Last week, I was talking to an old friend about the sense of dread that comes from being a Buffalo sports fan and how manufacturing optimism has become a taxing and fruitless exercise. In recent years, many have skipped "hoping for the best" and gone straight to "expecting the worst."
Terry Pegula must have sensed Sabres fans were worn out after his hockey team finished in the basement for the third time in five years. In a letter to season-ticket holders last week while announcing a freeze on prices, Pegula the fan seemed none too thrilled with Pegula the owner.
Pegula said fans deserve better. He was willing to accept his share of responsibility for the so-called rebuild. To me, it was a blatant attempt to limit the damage after another long, miserable season. Had he jacked up prices again next season, the Sabres might as well have moved their home games to HarborCenter.
The Bills haven't sent letters to their season-ticket holders warning them about a difficult season, but they have dropped enough hints in recent months. They're likely taking a step back this season. Their roster is littered with holes, they play five of their first seven games on the road and they'll have an inexperienced quarterback.
Here's something that should cheer up Buffalo fans, however: In a 48-hour period this week, the Bills and Sabres could make dramatic turns for the better.
Really, it's true.
On Thursday, the Bills will take two first-round picks into the NFL Draft, including No. 12, with hopes of finding the next No. 12. They have six picks in the first 100 and nine across seven rounds. On Saturday, the NHL will hold its draft lottery in Toronto. The Sabres have the best chance of nabbing the first pick.
If enough falls in Buffalo's favor, both franchises could land players capable of altering the trajectory of their futures. All it takes is the Bills to make the right decisions and the Sabres to catch a break. Maybe fans will someday look back on this week as a pivotal period in local sports history.
There's always hope, right?
In the event you've been in captivity, the Bills have been searching – begging, pleading, praying, kicking, screaming – for an elite quarterback since Drew Bledsoe threw for 4,359 yards in 2002. This draft has been hailed the best for QBs since the Bills took Jim Kelly in 1983, which is good considering they need another Jim Kelly.
Debates about how the Bills should proceed have raged across taverns and dinner tables for months. My friends have been arguing for weeks. Jerry Sullivan and Vic Carucci had a heated discussion in the media room last week. Carucci and Jay Skurski had dueling columns in the newspaper. It has been practically nonstop on radio.
But there has been no dispute about the top player going into the NHL draft. You're not going to hear me describe any prospect as a "generational player" before he plays his first NHL shift, but Rasmus Dahlin has the ability and smarts to become the NHL's best defenseman since fellow Swede Nicklas Lidstrom.
The Sabres had the best odds to win the NHL draft lottery in 2014 and 2015 and wound up with the second pick overall in both years. If the math falls their way Saturday, they'll have two players they can build around. All they would need is about dozen more, but they're almost certain to improve.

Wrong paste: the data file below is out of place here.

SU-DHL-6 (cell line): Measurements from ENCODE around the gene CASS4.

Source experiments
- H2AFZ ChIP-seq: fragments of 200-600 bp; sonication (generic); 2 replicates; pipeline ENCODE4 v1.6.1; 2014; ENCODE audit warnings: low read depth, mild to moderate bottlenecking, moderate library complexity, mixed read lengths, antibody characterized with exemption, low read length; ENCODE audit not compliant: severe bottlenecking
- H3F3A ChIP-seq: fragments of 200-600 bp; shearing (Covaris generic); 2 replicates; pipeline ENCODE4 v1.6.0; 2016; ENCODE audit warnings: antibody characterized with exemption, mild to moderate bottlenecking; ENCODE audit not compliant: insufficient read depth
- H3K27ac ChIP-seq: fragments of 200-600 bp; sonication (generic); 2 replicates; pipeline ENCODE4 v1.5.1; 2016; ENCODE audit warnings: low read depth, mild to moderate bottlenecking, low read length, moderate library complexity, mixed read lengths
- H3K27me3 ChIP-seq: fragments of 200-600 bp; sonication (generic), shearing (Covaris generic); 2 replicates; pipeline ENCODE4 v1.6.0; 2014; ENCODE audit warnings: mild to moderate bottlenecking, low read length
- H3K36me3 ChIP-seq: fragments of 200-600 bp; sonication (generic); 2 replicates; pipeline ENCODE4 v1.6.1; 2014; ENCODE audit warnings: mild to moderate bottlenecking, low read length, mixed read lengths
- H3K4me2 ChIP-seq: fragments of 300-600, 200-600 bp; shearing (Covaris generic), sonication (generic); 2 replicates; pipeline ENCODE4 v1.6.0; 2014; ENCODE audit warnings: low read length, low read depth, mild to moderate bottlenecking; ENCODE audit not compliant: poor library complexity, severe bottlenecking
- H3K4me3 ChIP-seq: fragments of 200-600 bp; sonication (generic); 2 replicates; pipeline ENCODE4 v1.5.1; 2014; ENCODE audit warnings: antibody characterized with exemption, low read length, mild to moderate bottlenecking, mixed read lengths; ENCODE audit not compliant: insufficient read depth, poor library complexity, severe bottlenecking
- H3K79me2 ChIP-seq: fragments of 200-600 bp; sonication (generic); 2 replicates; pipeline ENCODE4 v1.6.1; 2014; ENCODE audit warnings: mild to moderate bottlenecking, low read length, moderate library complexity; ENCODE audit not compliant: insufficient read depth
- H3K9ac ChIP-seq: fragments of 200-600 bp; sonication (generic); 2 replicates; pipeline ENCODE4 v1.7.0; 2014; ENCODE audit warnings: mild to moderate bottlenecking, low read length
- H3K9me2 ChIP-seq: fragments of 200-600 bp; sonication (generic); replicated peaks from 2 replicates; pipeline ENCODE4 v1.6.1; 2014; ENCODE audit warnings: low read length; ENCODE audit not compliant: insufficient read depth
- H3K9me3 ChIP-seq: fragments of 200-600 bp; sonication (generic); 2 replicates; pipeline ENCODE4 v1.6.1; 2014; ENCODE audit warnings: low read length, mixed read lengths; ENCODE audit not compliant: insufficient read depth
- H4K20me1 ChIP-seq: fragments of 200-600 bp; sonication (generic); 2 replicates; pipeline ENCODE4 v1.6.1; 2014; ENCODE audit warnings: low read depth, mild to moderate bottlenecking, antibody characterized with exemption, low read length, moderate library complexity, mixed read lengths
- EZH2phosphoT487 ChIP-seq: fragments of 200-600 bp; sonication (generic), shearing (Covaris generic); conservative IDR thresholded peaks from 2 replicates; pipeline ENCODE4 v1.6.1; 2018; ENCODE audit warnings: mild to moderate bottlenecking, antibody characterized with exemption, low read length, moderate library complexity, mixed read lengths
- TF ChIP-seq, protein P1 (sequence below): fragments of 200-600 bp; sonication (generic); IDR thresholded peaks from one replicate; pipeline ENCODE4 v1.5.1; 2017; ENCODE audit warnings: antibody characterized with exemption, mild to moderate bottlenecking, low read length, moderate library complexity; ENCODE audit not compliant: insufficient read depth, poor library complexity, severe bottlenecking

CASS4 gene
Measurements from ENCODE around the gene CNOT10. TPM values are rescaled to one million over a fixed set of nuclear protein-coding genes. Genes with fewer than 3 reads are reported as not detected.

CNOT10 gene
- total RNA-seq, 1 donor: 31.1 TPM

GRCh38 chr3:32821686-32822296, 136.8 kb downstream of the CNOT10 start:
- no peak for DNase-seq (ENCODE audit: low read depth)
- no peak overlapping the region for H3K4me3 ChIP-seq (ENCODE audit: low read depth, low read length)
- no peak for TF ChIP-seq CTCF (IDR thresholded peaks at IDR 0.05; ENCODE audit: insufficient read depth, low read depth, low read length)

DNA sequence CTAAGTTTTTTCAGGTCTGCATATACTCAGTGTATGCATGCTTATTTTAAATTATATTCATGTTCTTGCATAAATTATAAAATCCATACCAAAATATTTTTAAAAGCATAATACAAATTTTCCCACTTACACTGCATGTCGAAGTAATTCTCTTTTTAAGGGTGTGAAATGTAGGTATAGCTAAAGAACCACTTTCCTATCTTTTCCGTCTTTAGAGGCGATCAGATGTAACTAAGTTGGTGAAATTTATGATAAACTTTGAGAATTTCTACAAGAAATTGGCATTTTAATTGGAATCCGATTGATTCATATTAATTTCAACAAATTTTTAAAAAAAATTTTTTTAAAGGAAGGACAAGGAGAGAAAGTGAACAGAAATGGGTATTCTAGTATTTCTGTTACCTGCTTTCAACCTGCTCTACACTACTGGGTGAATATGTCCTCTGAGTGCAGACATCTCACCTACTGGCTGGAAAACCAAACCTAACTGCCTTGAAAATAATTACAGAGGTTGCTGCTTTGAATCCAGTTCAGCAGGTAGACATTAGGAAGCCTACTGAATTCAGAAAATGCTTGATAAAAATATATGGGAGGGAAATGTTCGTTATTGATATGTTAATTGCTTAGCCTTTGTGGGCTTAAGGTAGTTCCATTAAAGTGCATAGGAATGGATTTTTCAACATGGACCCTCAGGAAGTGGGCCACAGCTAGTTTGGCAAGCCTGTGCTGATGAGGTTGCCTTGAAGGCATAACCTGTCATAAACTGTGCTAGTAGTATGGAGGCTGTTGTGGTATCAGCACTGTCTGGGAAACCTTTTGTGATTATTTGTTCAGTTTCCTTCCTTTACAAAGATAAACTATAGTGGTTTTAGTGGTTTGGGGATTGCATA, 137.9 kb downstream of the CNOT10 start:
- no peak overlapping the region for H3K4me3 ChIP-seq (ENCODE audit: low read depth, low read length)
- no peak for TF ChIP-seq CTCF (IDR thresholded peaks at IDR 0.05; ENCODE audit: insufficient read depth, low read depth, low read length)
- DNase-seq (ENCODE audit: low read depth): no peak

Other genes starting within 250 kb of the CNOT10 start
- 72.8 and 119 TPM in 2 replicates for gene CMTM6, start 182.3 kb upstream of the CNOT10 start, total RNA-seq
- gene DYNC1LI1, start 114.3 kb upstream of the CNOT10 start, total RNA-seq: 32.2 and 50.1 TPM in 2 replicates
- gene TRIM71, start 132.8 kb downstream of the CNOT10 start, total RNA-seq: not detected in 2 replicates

Folks, it's all good.
Brandon Beane and Sean McDermott have shown more competence since their arrival than any GM-coach combination since John Butler and Marv Levy. They executed a needed roster purge and accumulated draft capital you see today. It's hard to fathom them overpaying for a QB with so many holes elsewhere.
If they land the right quarterback for the right price, good for them. It doesn't matter if it's Sam Darnold, Josh Rosen, Baker Mayfield or Josh Allen. Any one of them would rouse Buffalo like nobody since Kelly. If the Bills fail to land a top quarterback, they should get two quality players in the first round.
Really, the only way this could go sideways would be the Bills paying the ransom and selecting the wrong guy. Beane and McDermott weren't hired solely to find a franchise quarterback. They were hired to improve the franchise. Ideally, it would include a quarterback who can help them turn into perennial playoff contenders.
It's my duty to remind you about the long list of quarterbacks that were picked in the first round and failed to meet expectations. Between John Elway and Kelly, there was Todd Blackledge. Twenty years ago, the nation was divided on whether the Colts should select Peyton Manning or Ryan Leaf.
If you're asking yourself, "Who is Todd Blackledge and Ryan Leaf?", that's precisely my point. My advice, as always, would be to proceed with caution until the kid gets under center and shows he can play. There's a greater chance he'll become the next J.P. Losman or EJ Manuel than Aaron Rodgers.
Let's not forget the Bills were desperate for a franchise quarterback when they traded with Dallas to move up and grab Losman in 2004, a draft that supposedly was rich in elite passers. It cost Buffalo several draft picks, including 20th overall the following year. The Packers selected Rodgers with the 24th pick in 2005.
Maybe this will be the year things start turning around. Maybe fans who have come to expect the worst outcome, for once, will actually get the best.